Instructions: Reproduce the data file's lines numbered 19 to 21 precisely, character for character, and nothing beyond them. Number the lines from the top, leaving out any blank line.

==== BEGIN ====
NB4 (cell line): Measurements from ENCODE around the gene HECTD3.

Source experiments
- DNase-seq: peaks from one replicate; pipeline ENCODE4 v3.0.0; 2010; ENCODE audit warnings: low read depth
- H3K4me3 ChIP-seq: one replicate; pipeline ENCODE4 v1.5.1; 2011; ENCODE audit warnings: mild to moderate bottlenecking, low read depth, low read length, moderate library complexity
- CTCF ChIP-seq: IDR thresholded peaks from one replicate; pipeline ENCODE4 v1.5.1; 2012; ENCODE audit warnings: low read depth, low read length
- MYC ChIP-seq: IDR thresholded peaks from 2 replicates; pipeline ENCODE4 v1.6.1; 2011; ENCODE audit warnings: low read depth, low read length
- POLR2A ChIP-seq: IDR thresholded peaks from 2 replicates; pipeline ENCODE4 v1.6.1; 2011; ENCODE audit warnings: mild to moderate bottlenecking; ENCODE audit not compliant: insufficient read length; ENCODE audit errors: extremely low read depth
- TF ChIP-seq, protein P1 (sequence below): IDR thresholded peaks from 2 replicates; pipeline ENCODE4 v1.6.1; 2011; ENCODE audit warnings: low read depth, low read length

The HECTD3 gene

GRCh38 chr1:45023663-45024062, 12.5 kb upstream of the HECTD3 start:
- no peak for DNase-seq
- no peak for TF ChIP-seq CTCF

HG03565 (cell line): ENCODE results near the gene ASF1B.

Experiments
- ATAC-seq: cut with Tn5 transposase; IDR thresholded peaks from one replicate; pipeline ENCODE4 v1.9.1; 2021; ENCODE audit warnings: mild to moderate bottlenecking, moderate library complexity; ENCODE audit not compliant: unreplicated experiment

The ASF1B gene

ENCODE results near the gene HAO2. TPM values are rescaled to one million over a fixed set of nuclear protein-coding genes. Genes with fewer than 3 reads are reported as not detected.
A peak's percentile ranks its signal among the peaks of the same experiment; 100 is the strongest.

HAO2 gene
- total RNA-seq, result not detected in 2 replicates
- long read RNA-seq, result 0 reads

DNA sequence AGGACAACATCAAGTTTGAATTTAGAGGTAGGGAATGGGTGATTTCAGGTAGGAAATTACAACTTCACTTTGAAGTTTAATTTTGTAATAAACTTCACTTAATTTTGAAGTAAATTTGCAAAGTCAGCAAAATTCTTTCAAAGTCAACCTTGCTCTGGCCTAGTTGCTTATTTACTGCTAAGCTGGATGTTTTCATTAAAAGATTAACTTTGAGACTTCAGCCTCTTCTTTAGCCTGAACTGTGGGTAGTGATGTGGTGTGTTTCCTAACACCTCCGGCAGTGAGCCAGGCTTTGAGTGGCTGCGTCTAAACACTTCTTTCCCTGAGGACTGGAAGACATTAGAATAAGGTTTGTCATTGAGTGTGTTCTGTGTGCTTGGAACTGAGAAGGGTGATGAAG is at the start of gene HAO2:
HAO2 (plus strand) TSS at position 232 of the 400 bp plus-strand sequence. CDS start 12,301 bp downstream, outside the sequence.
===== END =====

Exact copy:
HAO2 gene
- total RNA-seq, result not detected in 2 replicates
- long read RNA-seq, result 0 reads